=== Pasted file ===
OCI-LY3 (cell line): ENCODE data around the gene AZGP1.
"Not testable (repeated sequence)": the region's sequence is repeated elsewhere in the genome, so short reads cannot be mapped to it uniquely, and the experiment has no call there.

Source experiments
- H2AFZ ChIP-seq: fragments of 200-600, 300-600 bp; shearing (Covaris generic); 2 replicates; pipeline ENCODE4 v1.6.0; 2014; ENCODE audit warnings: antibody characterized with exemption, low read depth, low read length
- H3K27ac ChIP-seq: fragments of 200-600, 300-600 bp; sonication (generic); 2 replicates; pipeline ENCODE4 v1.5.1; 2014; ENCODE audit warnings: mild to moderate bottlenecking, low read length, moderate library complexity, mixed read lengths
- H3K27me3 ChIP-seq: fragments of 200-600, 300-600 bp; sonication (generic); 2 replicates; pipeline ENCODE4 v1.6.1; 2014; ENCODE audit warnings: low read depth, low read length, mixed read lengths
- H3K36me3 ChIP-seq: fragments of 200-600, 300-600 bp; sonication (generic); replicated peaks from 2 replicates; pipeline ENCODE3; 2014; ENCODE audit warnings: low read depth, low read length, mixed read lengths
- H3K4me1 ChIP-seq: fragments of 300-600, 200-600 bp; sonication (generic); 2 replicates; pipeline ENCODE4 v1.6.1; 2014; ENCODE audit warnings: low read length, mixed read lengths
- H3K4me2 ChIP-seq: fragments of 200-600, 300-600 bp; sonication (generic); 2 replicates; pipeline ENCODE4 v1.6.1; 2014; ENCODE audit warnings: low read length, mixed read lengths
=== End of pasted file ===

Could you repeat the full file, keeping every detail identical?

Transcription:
OCI-LY3 (cell line): ENCODE data around the gene AZGP1.
"Not testable (repeated sequence)": the region's sequence is repeated elsewhere in the genome, so short reads cannot be mapped to it uniquely, and the experiment has no call there.

Source experiments
- H2AFZ ChIP-seq: fragments of 200-600, 300-600 bp; shearing (Covaris generic); 2 replicates; pipeline ENCODE4 v1.6.0; 2014; ENCODE audit warnings: antibody characterized with exemption, low read depth, low read length
- H3K27ac ChIP-seq: fragments of 200-600, 300-600 bp; sonication (generic); 2 replicates; pipeline ENCODE4 v1.5.1; 2014; ENCODE audit warnings: mild to moderate bottlenecking, low read length, moderate library complexity, mixed read lengths
- H3K27me3 ChIP-seq: fragments of 200-600, 300-600 bp; sonication (generic); 2 replicates; pipeline ENCODE4 v1.6.1; 2014; ENCODE audit warnings: low read depth, low read length, mixed read lengths
- H3K36me3 ChIP-seq: fragments of 200-600, 300-600 bp; sonication (generic); replicated peaks from 2 replicates; pipeline ENCODE3; 2014; ENCODE audit warnings: low read depth, low read length, mixed read lengths
- H3K4me1 ChIP-seq: fragments of 300-600, 200-600 bp; sonication (generic); 2 replicates; pipeline ENCODE4 v1.6.1; 2014; ENCODE audit warnings: low read length, mixed read lengths
- H3K4me2 ChIP-seq: fragments of 200-600, 300-600 bp; sonication (generic); 2 replicates; pipeline ENCODE4 v1.6.1; 2014; ENCODE audit warnings: low read length, mixed read lengths